vSphere Replication can protect individual virtual machines and their virtual disks by replicating them to another location.
Before you begin
Verify that you have deployed a vSphere Replication appliance at both sites.
About this task
When you configure replication, you set a recovery point objective (RPO) to determine the period of time between replications. For example, an RPO of 1 hour seeks to ensure that a virtual machine loses no more than 1 hour of data during the recovery. For smaller RPOs, less data is lost in a recovery, but more network bandwidth is consumed keeping the replica up to date.
Every time that a virtual machine reaches its RPO target, vSphere Replication records approximately 3800 bytes of data in the vCenter Server events database. If you set a low RPO period, this can quickly create a large volume of data in the database. To avoid creating large volumes of data in the vCenter Server events database, limit the number of days that vCenter Server retains event data. See Configure Database Retention Policy in the vCenter Server and Host Management Guide. Alternatively, set a higher RPO value.
vSphere Replication guarantees crash consistency amongst all the disks that belong to a virtual machine. If you use VSS quiescing, you might obtain a higher level of consistency. The available quiescing types are determined by the virtual machine's operating system. See Compatibility Matrixes for vSphere Replication 5.5 for Microsoft Volume Shadow Copy Service (VSS) quiescing support for Windows virtual machines.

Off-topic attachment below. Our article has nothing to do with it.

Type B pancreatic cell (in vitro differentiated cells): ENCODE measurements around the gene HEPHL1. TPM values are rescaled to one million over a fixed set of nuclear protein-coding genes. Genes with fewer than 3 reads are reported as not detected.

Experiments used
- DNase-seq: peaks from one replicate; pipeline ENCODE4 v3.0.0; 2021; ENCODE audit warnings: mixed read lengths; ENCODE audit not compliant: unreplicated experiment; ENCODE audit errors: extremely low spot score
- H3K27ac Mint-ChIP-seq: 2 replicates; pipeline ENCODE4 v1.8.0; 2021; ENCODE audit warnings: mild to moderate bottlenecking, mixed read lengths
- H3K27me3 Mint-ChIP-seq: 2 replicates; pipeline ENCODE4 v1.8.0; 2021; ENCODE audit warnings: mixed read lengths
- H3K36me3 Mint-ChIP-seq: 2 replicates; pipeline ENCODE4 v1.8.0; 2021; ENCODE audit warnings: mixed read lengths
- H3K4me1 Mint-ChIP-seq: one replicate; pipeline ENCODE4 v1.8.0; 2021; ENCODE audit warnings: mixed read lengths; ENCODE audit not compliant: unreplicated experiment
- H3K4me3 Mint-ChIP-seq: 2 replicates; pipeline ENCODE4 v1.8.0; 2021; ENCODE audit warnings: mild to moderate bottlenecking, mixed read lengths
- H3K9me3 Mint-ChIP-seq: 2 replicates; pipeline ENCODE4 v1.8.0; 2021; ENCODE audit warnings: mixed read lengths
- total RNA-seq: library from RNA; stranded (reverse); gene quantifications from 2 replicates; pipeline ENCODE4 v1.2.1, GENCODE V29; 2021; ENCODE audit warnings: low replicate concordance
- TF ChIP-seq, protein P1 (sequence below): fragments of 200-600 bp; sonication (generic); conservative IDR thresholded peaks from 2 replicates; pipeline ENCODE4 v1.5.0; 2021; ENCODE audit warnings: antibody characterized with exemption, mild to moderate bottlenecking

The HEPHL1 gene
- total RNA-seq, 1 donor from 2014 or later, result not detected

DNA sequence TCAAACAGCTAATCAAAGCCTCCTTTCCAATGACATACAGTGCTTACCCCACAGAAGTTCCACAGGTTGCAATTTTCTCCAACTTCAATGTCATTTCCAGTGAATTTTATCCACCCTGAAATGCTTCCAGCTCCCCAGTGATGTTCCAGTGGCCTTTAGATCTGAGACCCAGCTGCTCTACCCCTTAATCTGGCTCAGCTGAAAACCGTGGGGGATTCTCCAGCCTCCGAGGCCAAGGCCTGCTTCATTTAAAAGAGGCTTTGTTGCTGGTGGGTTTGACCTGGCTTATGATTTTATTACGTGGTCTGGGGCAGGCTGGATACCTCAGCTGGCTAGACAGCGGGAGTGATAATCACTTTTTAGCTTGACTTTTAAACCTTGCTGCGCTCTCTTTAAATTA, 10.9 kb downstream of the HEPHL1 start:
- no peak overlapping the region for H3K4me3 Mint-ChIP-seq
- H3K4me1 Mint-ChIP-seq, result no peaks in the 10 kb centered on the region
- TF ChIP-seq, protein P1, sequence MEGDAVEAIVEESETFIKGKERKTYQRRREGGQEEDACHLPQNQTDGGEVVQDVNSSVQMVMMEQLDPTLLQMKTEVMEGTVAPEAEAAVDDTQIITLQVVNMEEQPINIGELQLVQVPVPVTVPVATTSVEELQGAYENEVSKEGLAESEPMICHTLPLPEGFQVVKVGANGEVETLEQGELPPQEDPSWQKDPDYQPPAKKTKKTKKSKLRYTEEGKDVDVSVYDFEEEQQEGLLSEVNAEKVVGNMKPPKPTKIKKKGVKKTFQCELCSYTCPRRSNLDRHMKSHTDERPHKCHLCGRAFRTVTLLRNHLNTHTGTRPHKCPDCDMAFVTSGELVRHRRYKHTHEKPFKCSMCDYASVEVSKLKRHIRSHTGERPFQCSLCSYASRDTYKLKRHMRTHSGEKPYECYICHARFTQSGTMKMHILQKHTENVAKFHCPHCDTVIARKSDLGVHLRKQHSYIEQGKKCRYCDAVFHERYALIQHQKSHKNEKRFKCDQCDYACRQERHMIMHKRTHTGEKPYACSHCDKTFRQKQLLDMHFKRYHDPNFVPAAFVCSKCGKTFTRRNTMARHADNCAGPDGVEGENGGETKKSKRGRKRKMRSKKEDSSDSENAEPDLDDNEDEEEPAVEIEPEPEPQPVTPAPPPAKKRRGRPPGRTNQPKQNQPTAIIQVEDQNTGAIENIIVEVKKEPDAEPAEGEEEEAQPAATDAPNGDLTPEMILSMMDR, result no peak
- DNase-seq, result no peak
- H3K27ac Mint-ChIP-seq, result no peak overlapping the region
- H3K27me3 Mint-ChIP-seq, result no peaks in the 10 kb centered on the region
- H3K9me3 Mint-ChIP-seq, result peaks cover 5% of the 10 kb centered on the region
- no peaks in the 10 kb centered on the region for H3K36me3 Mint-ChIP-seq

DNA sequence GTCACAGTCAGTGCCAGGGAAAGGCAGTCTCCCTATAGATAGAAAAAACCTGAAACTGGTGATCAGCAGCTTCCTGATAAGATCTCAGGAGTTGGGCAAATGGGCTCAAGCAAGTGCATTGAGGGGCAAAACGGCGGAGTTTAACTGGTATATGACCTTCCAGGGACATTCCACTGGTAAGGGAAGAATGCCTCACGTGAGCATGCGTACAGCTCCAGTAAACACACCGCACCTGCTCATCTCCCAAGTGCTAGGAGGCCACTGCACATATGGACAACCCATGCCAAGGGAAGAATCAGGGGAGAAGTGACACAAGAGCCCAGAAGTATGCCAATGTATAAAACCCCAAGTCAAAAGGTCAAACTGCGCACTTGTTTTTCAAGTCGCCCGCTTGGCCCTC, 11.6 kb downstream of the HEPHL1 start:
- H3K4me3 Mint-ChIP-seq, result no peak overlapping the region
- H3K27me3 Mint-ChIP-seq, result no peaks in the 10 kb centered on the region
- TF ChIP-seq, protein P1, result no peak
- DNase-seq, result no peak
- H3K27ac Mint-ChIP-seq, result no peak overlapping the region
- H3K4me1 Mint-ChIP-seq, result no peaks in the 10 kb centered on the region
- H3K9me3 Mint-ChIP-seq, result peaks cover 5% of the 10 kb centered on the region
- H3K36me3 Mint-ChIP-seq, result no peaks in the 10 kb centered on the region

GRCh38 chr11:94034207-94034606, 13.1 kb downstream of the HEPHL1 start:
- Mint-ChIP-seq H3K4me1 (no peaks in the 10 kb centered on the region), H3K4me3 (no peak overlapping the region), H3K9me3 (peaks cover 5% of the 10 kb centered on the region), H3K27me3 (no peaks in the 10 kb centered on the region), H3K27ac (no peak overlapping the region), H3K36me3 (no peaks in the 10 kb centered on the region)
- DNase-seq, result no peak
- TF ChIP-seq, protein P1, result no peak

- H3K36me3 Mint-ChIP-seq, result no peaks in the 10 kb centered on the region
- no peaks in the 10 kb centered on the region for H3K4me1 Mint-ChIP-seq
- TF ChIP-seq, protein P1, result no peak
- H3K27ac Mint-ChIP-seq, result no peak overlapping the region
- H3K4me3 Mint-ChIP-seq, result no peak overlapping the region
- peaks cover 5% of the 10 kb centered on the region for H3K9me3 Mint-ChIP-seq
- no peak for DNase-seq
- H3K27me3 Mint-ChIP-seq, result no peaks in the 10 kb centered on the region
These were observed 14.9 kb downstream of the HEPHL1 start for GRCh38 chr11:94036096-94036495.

You can configure virtual machines to replicate to a Virtual SAN datastore on the target site. See Using vSphere Replication with Virtual SAN Storage for the limitations when using vSphere Replication with Virtual SAN.
VMware Virtual SAN is a fully supported feature of vSphere 5.5u1.
You can use Virtual SAN in production environments with vSphere Replication 5.5.1 and vSphere 5.5u1.
Virtual SAN is an experimental feature in vSphere 5.5. You can perform testing with Virtual SAN with vSphere Replication 5.5.0 and vSphere 5.5, but it is not supported for use in production environments. See the release notes for the vSphere Replication 5.5.0 release for information about how to enable Virtual SAN in vSphere 5.5.
- On the vSphere Web Client Home page, click VMs and Templates.
- Browse the inventory to find the single virtual machine to replicate using vSphere Replication.
- Right-click the virtual machine and select .
- Select the target site.
If you have already connected the source and target sites, select the target site from the list.
If you have not connected the source and target sites, and the target site is local, select the target site from the list.
If you have not connected the source and target sites, and the target site is remote, click Add Remote Site and enter the IP or name, and credentials to connect to the site.
- Accept the automatic assignment of a vSphere Replication server or select a particular server on the target site.
- Select the target location datastore. Optionally, you can select the virtual machine storage policy.
- If you select Advanced disk configuration, you can configure the virtual machine's individual disks one at a time.
For each disk you can select its virtual format, storage policy, and specify a datastore where it is replicated. Disable replication of the disk by deselecting Enable disk replication.
- Select a Guest OS Quiescing configuration, if applicable to the source virtual machine operating system.
- Use the RPO slider or enter a value to configure the maximum amount of data that can be lost in the case of a site failure. Optionally, enable point in time instances and specify instance retention policy.
The available RPO range is from 15 minutes to 24 hours.
- Review the settings and click Finish to establish replication.
vSphere Replication starts an initial full synchronization of the virtual machine files to the designated datastore on the target site.